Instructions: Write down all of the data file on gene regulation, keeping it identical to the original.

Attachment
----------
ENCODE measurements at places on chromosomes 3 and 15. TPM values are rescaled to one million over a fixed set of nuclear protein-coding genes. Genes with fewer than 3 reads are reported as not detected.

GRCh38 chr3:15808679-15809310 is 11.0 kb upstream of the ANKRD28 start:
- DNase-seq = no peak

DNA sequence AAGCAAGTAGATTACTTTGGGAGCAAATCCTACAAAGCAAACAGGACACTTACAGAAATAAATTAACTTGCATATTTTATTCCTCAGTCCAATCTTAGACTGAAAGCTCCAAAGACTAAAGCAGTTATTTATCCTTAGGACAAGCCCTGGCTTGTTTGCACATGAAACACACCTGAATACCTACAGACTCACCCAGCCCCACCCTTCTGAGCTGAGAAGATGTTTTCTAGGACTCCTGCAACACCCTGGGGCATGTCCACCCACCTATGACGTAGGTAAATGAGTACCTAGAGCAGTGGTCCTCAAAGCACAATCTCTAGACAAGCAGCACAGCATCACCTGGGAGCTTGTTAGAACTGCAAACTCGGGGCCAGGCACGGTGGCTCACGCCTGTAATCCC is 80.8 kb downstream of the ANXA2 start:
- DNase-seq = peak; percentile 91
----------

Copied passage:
ENCODE measurements at places on chromosomes 3 and 15. TPM values are rescaled to one million over a fixed set of nuclear protein-coding genes. Genes with fewer than 3 reads are reported as not detected.

GRCh38 chr3:15808679-15809310 is 11.0 kb upstream of the ANKRD28 start:
- DNase-seq = no peak

DNA sequence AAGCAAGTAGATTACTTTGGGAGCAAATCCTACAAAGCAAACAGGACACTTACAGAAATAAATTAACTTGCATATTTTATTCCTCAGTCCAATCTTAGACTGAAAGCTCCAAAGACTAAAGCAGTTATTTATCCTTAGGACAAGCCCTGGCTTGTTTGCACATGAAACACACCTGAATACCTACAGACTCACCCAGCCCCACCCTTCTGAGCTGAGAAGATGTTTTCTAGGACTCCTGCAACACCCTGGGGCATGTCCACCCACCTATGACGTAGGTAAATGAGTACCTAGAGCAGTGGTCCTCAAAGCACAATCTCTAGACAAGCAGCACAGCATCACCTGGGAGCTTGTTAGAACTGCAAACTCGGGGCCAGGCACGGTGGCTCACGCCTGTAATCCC is 80.8 kb downstream of the ANXA2 start:
- DNase-seq = peak; percentile 91